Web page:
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HTC Touch Diamond

The iPhone assault continues

Reducing security risks from open source software

Web navigation, and indeed text input in general, is helped by the latest HTC virtual Qwerty keyboard. The basic Windows keyboard is unusable with a finger, but HTC has managed to squeeze a fully fingerable Qwerty layout onto the Diamond's screen that works well even in portrait mode. The only slight hitch is that sometimes the keyboard springs up and covers the text box you're typing into. Whoops.

The Diamond's screen is fitted with an accelerometer, so flipping between portrait and landscape for video, photos and web browsing is simply a case of tipping the phone over a la iPhone.

HTC Touch Diamond

The only limitation of the UI is the lack of user personalisation

The 3.2-megapixel autofocus camera won't be winning any awards, but is a massive leap forward over HTC's usual photographic offerings, and compared to the iPhone's snapper is as Lewis Hamilton's McLaren to Jenson Button's Honda.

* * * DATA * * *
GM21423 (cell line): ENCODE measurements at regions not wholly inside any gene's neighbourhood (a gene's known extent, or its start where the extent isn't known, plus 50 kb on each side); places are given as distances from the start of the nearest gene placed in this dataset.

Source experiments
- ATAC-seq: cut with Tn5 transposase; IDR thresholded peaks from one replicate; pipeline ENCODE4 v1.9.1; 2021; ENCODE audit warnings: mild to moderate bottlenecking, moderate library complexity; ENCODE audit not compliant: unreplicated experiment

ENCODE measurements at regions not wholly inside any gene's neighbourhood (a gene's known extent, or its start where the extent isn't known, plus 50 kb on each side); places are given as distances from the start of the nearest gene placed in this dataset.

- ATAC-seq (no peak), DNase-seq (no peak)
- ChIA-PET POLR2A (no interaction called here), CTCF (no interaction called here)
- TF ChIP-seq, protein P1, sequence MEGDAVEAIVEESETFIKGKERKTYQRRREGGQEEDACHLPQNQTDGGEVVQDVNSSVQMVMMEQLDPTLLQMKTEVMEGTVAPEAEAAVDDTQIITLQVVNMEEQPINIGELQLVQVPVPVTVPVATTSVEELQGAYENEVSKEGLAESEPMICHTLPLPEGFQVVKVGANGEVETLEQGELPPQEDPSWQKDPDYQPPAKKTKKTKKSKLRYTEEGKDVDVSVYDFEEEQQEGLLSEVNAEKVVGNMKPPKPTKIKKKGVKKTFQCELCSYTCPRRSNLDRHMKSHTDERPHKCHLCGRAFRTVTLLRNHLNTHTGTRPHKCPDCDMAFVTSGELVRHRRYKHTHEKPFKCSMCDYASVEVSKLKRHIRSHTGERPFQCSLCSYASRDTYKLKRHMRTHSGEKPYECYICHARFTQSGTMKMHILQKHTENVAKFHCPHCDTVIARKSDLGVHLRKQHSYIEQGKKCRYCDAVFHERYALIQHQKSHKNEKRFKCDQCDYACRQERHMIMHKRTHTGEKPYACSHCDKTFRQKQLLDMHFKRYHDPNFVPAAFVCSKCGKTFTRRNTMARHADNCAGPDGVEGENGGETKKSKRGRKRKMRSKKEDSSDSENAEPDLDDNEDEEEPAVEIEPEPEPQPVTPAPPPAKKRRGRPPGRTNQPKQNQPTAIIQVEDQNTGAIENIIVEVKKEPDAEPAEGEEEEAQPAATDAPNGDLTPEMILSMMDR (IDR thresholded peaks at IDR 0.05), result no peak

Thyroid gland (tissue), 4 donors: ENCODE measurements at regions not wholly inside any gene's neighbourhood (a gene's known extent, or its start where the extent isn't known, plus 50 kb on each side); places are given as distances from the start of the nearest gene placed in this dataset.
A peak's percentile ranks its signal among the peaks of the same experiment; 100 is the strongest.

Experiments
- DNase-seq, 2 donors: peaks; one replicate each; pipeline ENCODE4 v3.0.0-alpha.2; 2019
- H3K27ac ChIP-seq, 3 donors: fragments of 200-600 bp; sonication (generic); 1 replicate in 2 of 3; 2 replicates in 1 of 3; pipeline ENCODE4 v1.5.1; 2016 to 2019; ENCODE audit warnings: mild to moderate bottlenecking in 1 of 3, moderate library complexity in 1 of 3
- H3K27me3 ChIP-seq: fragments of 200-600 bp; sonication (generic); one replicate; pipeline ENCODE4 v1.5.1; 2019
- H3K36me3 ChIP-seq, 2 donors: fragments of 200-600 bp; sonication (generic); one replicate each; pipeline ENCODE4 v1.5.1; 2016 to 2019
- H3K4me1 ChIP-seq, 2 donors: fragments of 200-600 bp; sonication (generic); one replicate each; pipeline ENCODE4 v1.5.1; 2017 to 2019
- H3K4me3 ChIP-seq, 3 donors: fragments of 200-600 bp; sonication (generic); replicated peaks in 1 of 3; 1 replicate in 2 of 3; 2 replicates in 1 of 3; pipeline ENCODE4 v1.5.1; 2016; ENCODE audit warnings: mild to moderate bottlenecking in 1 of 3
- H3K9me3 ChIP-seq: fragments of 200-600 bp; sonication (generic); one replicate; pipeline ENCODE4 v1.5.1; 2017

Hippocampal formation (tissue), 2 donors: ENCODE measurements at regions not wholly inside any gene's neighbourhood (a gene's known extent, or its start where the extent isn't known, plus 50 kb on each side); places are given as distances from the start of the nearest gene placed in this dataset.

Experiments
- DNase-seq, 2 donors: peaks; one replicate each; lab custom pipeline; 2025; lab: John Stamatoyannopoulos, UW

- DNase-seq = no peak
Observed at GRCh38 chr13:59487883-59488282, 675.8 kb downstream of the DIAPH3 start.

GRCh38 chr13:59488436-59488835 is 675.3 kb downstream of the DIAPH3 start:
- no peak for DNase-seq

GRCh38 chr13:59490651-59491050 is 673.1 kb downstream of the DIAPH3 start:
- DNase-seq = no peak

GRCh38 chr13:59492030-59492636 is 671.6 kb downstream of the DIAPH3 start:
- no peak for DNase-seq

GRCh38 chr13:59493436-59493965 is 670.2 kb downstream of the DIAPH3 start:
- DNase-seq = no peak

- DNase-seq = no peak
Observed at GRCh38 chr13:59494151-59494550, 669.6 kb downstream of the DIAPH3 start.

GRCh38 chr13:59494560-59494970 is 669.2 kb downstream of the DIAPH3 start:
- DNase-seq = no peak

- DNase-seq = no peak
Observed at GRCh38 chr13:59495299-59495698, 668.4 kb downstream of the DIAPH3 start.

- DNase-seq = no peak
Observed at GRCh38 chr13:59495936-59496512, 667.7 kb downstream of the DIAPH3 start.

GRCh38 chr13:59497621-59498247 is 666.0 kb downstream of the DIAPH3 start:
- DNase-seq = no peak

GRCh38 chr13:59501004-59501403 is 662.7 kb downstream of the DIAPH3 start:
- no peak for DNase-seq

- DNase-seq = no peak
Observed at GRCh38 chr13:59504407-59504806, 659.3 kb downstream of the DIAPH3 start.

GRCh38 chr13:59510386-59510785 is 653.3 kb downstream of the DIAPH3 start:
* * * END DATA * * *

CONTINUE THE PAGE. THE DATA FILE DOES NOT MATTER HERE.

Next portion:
Out of the box, the Diamond will only support the usual suspect formats: MP3, WMA, AAC/AAC+, WAV, WMV and MPEG 4. But fork out $25 for Corecodec's Core Player Mobile – which plays pretty much anything under the sun - and you have a more than decent little PMP on your hands. In fact the Diamond's screen makes a top notch video player.

We copied across a 640 x 360, AVI rip of The Big Lebowski from the office Cowon A3 and were thoroughly impressed by the quality of playback. The video played smoothly, and looked bright and clear. The Diamond's music player also has a decent little graphic equaliser function. Of course, with only 4GB on board you'll be rather restricted in the amount of media you can store. This is where being able to stuff an 8GB memory card up the Diamond's backside would have made all the difference, but of course it lacks such a slot.

Being an HTC handset, you don't get a 3.5mm 'phones socket either. Apparently, O2 customers will get a bundled mini-USB 3.5mm adaptor so they can use any earphones they want and still retain hands-free operation. HTC should just bundle the adaptor at source and have done. For a couple of quid, they would be changing a major negative into a positive.

Securing Web Applications Made Simple and Scalable

Next page: Verdict

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